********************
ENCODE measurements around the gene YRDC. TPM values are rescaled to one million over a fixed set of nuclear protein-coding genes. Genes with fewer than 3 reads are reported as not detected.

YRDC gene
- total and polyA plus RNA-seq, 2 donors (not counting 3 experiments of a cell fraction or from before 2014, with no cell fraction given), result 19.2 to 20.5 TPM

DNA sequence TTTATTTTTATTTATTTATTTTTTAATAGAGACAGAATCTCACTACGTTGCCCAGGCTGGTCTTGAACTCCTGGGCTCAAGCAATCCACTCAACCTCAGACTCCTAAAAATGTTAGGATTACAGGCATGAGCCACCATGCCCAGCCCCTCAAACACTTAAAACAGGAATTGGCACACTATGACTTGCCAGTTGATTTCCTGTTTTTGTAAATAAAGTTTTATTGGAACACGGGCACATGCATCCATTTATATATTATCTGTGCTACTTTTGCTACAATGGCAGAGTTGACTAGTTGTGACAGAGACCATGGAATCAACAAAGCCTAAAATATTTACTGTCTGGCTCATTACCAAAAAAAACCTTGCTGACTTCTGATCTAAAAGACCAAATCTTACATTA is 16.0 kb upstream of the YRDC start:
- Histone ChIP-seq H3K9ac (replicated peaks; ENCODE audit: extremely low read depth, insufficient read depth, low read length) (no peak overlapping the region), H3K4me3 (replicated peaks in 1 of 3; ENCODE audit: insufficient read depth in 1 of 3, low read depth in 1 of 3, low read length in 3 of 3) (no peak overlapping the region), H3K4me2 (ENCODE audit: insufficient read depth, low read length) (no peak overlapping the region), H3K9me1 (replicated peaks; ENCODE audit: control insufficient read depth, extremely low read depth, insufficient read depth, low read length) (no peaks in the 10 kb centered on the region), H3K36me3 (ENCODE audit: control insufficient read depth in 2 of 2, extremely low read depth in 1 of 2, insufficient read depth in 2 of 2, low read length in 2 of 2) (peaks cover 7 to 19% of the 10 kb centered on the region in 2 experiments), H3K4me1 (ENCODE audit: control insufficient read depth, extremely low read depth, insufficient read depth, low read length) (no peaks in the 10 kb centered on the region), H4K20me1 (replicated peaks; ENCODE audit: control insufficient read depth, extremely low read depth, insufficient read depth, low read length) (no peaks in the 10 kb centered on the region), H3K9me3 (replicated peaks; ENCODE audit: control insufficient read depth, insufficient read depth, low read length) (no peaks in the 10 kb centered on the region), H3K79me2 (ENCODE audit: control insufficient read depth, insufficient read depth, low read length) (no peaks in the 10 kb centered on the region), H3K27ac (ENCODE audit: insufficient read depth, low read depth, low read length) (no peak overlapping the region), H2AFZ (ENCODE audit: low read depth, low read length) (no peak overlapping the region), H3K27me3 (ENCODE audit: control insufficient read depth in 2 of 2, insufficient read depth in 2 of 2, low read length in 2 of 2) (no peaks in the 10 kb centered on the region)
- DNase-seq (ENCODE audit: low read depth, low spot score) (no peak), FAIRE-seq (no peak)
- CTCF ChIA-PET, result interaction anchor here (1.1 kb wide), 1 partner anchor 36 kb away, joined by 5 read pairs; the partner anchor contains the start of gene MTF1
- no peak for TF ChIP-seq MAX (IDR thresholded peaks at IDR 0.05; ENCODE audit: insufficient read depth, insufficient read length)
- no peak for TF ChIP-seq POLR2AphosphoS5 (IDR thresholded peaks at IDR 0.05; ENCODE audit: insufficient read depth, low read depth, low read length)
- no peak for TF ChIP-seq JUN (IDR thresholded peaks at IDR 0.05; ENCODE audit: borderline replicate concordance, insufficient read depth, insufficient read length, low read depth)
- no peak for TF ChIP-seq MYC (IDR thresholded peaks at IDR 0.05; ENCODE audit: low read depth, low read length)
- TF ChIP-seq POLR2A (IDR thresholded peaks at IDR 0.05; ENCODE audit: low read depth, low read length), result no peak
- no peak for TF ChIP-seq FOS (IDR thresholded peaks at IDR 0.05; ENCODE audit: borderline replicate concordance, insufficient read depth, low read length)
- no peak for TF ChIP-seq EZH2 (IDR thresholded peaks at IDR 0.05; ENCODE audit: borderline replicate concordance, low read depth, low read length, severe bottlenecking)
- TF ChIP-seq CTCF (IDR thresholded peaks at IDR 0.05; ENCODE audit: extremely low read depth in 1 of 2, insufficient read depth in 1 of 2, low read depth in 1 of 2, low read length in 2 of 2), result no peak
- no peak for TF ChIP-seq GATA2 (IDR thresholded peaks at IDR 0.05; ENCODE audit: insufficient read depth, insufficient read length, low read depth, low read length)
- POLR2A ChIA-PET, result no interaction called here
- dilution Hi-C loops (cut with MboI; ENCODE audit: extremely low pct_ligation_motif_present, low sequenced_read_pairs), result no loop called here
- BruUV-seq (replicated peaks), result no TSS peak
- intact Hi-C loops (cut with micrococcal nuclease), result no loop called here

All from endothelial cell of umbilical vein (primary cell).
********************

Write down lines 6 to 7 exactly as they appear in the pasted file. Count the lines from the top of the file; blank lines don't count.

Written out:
- DNase-seq (ENCODE audit: low read depth, low spot score) (no peak), FAIRE-seq (no peak)
- CTCF ChIA-PET, result interaction anchor here (1.1 kb wide), 1 partner anchor 36 kb away, joined by 5 read pairs; the partner anchor contains the start of gene MTF1